War of the Rebellion: Serial 034 Page 0674 Chapter XXXV. KY., MID. AND E. TENN., N. ALA., AND SW. VA.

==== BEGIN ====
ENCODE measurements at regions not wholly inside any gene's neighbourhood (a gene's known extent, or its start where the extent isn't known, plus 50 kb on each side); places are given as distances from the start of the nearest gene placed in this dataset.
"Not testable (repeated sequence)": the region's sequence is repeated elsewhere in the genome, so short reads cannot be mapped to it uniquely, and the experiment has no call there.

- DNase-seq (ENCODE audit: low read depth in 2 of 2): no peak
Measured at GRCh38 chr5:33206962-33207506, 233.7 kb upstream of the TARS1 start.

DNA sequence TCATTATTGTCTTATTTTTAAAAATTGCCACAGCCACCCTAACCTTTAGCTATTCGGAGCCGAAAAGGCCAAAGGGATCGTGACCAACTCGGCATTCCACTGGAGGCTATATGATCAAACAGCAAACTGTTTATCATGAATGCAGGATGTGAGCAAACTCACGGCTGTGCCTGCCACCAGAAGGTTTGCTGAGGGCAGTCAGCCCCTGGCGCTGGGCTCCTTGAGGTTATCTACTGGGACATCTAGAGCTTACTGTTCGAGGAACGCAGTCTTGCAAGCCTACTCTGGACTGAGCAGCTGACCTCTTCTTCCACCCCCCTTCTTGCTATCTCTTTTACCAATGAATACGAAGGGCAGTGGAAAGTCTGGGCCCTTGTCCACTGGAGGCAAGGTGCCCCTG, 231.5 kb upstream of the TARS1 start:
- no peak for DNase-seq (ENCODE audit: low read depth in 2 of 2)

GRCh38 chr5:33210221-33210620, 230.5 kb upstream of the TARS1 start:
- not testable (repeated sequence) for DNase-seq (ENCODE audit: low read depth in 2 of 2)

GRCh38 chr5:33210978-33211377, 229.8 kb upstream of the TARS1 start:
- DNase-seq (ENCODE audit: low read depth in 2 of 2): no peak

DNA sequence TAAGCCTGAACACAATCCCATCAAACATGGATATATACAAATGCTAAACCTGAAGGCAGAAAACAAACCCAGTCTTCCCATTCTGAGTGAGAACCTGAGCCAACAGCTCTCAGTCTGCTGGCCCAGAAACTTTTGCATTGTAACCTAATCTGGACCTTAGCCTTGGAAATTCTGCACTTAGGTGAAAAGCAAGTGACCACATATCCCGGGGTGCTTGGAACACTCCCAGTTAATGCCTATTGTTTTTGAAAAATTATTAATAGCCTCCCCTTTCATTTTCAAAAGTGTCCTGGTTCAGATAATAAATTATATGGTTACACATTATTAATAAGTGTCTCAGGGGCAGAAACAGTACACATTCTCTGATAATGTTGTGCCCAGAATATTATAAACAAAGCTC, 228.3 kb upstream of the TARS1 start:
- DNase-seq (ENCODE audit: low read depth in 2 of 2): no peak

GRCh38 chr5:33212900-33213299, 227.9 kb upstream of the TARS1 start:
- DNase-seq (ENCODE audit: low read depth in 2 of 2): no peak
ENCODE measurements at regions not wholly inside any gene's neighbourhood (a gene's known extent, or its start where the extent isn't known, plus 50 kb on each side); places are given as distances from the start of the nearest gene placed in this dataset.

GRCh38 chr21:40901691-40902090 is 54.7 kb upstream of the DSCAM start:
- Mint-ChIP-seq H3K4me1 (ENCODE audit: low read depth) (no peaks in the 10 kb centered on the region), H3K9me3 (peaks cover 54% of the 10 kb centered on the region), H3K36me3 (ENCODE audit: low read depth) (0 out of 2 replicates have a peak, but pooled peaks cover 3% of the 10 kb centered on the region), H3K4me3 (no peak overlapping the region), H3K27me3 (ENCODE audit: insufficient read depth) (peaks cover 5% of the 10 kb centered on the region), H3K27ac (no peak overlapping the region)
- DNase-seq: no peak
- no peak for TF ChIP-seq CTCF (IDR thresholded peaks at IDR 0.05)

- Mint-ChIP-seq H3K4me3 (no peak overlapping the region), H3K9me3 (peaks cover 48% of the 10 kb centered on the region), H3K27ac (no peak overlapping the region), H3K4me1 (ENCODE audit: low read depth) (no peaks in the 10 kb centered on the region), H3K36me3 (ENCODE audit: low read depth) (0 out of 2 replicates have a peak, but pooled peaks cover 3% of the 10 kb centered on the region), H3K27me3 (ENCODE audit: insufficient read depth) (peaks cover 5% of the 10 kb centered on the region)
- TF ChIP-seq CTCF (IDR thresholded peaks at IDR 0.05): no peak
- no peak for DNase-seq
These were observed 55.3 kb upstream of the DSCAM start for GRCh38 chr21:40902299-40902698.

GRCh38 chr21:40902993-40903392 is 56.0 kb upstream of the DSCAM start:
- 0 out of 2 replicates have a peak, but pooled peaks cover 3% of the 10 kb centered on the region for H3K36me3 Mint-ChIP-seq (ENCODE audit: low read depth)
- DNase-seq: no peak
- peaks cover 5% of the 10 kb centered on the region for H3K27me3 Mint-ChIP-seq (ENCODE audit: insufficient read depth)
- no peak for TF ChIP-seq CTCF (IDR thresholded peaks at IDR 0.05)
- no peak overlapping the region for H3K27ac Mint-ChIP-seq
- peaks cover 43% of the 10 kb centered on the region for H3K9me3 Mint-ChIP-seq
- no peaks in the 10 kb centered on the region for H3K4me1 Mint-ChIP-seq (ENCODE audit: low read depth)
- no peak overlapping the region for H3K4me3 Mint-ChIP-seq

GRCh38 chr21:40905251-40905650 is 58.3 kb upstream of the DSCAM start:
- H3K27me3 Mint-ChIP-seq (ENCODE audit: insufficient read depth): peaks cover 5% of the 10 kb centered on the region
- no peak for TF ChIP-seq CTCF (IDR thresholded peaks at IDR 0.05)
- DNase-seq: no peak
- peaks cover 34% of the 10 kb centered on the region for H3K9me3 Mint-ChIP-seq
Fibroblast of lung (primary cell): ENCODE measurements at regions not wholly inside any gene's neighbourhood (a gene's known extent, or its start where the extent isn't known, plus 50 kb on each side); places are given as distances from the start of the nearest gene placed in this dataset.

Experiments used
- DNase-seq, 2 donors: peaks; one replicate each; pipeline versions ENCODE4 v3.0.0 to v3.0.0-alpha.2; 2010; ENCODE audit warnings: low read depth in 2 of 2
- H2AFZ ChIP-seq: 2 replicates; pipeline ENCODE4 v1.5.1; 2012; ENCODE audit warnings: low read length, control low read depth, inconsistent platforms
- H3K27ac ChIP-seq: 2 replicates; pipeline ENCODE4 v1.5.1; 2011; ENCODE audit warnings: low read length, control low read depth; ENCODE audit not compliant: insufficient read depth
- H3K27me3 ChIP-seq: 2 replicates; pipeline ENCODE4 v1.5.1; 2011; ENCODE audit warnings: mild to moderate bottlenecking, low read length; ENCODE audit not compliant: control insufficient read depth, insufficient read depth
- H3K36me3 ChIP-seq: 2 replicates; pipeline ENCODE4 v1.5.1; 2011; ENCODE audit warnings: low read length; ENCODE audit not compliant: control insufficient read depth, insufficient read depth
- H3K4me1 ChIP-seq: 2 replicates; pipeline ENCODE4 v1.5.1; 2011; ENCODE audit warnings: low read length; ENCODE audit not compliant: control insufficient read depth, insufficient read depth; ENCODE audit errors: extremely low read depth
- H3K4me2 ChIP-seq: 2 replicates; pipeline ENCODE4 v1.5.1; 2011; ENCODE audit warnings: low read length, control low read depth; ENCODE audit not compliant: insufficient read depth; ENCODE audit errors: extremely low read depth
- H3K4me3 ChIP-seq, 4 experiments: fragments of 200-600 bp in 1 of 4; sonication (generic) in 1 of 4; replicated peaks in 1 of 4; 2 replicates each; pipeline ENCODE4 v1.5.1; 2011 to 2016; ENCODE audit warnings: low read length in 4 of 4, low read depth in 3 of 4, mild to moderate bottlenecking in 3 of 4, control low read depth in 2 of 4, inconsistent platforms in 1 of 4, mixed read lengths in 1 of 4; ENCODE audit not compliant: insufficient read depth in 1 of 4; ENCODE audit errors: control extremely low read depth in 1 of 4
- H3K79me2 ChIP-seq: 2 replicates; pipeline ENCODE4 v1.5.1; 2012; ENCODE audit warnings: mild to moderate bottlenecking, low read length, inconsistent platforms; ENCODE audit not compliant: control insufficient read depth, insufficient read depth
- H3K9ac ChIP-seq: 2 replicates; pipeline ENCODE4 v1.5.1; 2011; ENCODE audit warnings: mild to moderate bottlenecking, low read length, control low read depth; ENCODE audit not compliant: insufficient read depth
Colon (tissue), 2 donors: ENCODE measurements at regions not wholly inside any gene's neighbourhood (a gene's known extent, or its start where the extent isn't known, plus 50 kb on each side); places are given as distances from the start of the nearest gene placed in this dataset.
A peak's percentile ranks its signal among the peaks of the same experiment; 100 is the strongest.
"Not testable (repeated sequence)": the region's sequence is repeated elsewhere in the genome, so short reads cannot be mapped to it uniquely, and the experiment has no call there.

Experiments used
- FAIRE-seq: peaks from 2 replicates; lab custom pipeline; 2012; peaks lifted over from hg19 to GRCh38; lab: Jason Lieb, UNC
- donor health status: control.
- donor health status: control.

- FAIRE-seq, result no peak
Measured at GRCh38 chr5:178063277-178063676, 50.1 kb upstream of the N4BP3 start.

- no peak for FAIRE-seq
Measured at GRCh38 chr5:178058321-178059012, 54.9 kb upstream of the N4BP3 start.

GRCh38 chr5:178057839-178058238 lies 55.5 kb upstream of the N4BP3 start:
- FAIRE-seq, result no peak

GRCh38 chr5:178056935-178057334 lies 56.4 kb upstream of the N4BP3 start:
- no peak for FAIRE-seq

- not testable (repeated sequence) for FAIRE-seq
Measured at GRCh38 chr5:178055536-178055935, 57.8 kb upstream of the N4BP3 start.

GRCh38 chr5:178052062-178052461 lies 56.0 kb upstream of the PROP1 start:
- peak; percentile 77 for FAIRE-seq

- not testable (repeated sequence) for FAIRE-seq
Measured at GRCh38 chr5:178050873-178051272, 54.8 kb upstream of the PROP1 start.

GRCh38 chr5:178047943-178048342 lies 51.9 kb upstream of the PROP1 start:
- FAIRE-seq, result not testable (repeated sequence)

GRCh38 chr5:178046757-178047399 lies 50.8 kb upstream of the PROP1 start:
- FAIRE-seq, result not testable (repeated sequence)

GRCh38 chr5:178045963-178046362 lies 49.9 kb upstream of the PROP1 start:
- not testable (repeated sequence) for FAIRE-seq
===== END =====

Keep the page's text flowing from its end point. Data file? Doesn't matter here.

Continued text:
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and Gallangere, with his regiment, at Rush Run, 2 miles above Porter's These were points here road led out from the river the interior, and at time the water is shoal enough to be forded. Brigadier-General [James S.] Wheat was at Bridgeport with 1,000 men (Western Virginia militia), covering was reported moving southeast, as if to strike the river between Wheeling and Steubenville. Major Rue was ordered up to Martinsville, 3 miles above Wheeling. Major Way arrived at Mingo the same morning by rail from Cincinnati, with command of cavalry and artillery, about the same number as Major Rue. Colonel Collier, with 500 Minute-men, of Steubenville, was ordered to Mingo. Also, as La Grange appeared to be a point selected by Morgan, Major Way was ordered to send his artillery there by rail, and march his cavalry, that had been ordered to unload, by the common road. He had hardly got under way when information was received that Morgan had turned north, crossing the Steubenville and Indiana Railroad near New Alexandria. Collier's men were speedily brought up to Steubenville and put out on the road leading to Cadiz. Way was ordered to return with his cavalry, and took a road that intercepted Morgan's route on the way from Alexandria to Wintersville. His artillery was ordered up and unloaded at Steubenville, as also Bemus' regiment of Pennsylvania militia. Way soon overtook Morgan's rear, skirmishing with Collier's advance. From Wintersville Morgan took the road to Richmond. way's artillery was delayed by getting on the wrong road; nevertheless he followed Morgan till late the night. Rue was now ordered up from Martinsville, and unloaded from the cars at McCoy's Station, on the Pittsburg and Wheeling Railroad, and went to Knoxville. Porter's regiment was ordered to island Creek Station. bemus' regiment was put on the cars again and sent to Hammondsville, on the Cleveland and Pittsburg Railroad. My own headquarters were moved to Wellsville. Gallagher with regiment was ordered to Salineville, where he arrived at 6 o'clock Sunday morning, just in time to stop Morgan's advance thought that town and hold him in check until Way came up and engaged him, killing and wounding some, capturing over 200, and dispersing the balance. This balance Morgan collected together, and took the road toward Hanover, crossing the Cleveland and Pittsburg Railroad at Coon's Ford, on West Fork of Beaver, striking the road from hanover to West Point, down Fork of Beaver. Rue went from Knoxville thought Hammondsville, taking the road to New Lisbon, and, after crossing Beaver, discovered Morgan's band in time to turn to the right thought some fields and get in front of him, while Shackelford was pressing him behind. In the mean time Morgan had passed a company of citizens from New Lisbon, and agreed not to fire upon them if they would not fire upon him. He had taken two or three of their men prisoners, and was using them as guides. Among them was a Mr. Burbick, of New Libanon, who had gone out the head of a small squad of mounted men. When Morgan saw that his advance was about to be cut off by Major Rue, he said to this Captain Burbick, " I would prefer to surrender to the militia rather to United States troops. I will surrender to you if you will agree to respect private property and parole the officers and men as soon we get to Cincinnati." burbick replied he knew nothing about this business. Morgan said," Give me an answer, yes or on." Burbick, evidently in confusion, said, "Yes." Morgan then sent a flag to troops in front and to the rear, and claimed of Major Rue that he had surrendered to burbick. It is proper